Though people only traveled by boat or carriage, Pratchett’s Ankh-Morpork was a world of wonders. In what became 41 books after the first one appeared in 1983, the city developed journalism, a banking system, postage, and a police force. There were trolls and werewolves and zombies (mostly lawyers), witches and wizards (the latter ran the Unseen University, where the Librarian became an orangutan after an experiment went badly, and elected to stay one because being  one made getting about the stacks so much easier), golems (good for 24/7 repetitive tasks), dragons, and a stitched-together class of medical/administrative factotums called Igor (who all spoke with a Transylvanian accent and a lithp). Pratchett needled rock music (it was made with rocks), movie-making, the Gulf War, religion, ancient Greece and Egypt, unions, Ingmar Bergman, politics and bureaucracies on the course of his increasingly interlocked books, which stood on their own but featured the same vast array of characters to-ing and fro-ing.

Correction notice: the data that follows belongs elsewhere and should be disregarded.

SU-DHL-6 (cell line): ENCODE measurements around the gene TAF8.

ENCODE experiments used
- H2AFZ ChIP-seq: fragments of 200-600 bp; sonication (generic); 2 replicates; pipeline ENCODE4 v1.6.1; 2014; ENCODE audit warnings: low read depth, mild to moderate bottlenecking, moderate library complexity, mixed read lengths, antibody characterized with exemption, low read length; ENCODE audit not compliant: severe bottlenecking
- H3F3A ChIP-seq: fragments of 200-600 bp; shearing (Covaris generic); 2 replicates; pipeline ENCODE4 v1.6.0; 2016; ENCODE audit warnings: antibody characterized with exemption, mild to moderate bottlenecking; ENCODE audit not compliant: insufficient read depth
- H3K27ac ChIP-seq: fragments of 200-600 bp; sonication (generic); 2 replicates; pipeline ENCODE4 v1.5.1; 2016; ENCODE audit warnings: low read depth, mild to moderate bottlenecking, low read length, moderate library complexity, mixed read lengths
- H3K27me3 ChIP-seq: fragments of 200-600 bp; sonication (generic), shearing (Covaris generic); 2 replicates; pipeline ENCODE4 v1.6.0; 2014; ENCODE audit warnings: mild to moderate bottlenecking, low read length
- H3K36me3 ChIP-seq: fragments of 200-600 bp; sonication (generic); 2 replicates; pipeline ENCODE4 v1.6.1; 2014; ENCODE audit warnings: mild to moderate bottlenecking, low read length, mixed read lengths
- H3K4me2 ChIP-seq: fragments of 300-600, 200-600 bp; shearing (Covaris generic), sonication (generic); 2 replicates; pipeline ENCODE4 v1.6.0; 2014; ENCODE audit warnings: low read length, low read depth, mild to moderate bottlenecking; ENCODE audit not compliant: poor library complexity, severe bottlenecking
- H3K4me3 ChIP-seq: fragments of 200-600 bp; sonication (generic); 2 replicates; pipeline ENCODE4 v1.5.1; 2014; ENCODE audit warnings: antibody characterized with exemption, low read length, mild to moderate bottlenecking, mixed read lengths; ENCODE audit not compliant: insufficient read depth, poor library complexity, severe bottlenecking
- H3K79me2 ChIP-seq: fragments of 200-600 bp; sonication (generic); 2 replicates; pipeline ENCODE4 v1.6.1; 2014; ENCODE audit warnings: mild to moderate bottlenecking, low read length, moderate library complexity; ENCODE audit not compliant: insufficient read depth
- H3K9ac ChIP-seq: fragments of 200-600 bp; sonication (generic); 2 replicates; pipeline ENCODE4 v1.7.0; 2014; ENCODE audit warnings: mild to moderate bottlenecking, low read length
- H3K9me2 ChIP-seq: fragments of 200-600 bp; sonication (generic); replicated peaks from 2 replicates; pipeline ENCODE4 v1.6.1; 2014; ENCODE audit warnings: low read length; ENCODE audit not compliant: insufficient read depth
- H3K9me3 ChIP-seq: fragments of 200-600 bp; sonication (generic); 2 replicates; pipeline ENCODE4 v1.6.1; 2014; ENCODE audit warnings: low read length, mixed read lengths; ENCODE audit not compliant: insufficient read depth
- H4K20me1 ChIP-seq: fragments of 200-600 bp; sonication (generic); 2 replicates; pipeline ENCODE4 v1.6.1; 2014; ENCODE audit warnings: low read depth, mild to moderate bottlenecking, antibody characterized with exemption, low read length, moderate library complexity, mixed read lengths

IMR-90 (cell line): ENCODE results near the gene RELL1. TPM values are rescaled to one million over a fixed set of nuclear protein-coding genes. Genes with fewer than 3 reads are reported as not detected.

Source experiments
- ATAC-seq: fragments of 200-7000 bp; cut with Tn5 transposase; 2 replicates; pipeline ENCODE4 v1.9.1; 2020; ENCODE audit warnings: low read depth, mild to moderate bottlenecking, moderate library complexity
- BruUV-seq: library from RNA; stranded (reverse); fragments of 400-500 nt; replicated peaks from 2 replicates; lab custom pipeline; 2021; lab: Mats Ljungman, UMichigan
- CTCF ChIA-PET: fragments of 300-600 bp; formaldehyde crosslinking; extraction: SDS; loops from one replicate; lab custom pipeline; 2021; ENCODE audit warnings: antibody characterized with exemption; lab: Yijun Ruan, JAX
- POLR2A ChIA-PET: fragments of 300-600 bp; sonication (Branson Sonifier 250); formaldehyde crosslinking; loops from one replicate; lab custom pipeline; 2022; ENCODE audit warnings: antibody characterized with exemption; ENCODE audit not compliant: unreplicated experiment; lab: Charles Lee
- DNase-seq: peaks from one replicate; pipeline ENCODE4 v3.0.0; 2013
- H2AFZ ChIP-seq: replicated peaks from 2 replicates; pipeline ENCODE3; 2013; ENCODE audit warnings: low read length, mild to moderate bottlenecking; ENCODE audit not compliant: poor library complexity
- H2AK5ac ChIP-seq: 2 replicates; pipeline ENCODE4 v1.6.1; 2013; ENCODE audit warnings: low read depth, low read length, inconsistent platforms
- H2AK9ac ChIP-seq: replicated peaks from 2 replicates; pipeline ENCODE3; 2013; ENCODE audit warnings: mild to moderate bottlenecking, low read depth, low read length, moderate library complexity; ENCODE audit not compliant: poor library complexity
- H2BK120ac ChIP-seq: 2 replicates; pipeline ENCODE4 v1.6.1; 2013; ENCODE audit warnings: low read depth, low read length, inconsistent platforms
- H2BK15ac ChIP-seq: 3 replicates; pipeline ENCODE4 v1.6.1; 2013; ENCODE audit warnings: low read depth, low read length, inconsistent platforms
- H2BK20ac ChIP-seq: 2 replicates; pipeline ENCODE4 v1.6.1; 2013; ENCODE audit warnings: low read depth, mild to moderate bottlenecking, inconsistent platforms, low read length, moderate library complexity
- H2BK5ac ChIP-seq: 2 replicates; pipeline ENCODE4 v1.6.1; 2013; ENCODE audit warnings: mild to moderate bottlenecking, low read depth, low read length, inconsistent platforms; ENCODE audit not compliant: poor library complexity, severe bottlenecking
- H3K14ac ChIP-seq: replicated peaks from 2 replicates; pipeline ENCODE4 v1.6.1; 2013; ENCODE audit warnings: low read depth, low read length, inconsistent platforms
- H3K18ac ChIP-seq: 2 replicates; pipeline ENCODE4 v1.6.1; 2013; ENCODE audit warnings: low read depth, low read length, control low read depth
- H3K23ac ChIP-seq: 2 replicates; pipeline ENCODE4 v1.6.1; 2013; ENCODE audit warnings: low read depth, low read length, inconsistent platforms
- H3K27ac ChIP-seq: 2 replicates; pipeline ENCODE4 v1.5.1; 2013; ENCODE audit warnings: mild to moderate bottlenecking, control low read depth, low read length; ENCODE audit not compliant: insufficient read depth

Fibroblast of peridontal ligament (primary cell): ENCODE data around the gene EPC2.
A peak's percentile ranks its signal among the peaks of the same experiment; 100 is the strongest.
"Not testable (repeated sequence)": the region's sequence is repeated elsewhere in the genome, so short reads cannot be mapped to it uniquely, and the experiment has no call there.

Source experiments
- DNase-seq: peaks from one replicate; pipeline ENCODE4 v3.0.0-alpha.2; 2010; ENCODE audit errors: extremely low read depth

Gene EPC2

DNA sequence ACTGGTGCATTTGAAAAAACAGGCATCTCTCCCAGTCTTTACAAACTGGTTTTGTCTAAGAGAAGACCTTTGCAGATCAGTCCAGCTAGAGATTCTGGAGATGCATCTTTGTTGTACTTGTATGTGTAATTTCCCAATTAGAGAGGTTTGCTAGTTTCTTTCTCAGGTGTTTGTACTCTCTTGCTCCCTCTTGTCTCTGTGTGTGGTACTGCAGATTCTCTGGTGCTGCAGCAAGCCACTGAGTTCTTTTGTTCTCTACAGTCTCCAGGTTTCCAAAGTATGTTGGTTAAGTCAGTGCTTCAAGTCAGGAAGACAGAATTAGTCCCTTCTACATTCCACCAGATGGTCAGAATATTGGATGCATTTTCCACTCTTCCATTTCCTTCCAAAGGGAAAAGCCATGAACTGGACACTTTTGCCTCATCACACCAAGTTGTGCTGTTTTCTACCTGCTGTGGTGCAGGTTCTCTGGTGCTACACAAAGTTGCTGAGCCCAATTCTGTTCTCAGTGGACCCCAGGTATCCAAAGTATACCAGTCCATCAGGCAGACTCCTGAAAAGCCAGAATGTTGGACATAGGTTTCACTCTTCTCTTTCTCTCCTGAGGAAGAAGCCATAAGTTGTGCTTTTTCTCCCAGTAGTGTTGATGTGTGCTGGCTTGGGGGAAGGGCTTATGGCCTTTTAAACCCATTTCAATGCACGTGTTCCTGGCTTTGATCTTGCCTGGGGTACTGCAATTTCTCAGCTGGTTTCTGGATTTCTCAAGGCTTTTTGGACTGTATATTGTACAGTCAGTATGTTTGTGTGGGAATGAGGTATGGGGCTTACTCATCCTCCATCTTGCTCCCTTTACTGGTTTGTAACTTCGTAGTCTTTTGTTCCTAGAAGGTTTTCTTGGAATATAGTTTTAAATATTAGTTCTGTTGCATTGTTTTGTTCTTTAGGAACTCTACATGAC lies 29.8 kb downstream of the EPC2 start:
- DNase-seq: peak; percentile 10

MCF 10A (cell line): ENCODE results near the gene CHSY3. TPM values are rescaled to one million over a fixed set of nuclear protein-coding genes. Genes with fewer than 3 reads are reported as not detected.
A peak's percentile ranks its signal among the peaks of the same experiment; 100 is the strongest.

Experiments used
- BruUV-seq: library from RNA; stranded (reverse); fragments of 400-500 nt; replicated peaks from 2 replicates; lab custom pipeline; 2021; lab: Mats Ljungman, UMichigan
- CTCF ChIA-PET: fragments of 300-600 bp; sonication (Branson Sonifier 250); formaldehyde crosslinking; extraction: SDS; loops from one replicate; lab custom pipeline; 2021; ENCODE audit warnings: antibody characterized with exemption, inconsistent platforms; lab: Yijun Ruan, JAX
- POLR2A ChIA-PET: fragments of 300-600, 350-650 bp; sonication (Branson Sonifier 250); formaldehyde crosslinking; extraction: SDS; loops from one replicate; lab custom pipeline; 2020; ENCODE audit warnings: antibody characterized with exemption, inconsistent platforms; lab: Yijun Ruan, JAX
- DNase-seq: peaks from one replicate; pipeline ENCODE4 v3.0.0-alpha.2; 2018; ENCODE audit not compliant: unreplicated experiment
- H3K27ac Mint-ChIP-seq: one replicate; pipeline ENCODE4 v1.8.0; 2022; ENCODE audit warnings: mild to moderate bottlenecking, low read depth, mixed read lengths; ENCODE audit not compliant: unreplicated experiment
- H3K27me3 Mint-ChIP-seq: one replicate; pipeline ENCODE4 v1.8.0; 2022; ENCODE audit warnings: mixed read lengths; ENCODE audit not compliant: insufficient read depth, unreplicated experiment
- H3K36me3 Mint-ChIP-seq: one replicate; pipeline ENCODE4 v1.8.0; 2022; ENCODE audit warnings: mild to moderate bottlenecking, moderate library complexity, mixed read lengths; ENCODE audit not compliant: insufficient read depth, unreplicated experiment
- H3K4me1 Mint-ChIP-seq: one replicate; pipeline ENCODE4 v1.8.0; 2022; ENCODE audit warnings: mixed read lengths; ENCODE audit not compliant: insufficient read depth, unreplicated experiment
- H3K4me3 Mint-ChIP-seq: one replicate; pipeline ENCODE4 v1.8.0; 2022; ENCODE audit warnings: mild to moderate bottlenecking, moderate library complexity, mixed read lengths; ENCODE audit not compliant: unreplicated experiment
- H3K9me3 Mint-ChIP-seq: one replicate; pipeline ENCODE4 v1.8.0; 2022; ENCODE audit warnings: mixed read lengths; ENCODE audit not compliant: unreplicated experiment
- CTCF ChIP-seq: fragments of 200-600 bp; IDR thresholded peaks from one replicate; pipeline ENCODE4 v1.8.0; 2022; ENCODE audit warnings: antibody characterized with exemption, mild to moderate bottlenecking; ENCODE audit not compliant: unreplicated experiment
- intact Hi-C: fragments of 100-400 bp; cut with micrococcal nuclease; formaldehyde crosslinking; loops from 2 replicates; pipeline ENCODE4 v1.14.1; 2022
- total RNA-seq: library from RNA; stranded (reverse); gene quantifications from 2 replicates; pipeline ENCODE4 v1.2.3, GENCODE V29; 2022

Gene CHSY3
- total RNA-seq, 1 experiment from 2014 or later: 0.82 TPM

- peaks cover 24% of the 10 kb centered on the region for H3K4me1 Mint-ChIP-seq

And there was Death. A skeletal figure who could not speak, he communicated telepathically and ALL IN CAPS.Detached, conscientious, vaguely interested and puzzled by humans (he had a niece who was one, go figure):

“I meant," said Ipslore bitterly, "what is there in this world that truly makes living worthwhile?" 
Death thought about it.
CATS, he said eventually. CATS ARE NICE.”

Death got tired of his work one day and decamped to an adjoining desert land to join the foreign legion and forget, only to arrive at its garrison to find no one could remember who was in charge. Eventually persuaded to return, he kept on a few of the assistants to whom his work had been subcontracted, most notably the tiny, skeletal Death of Rats (The Grim Squeaker, he was called).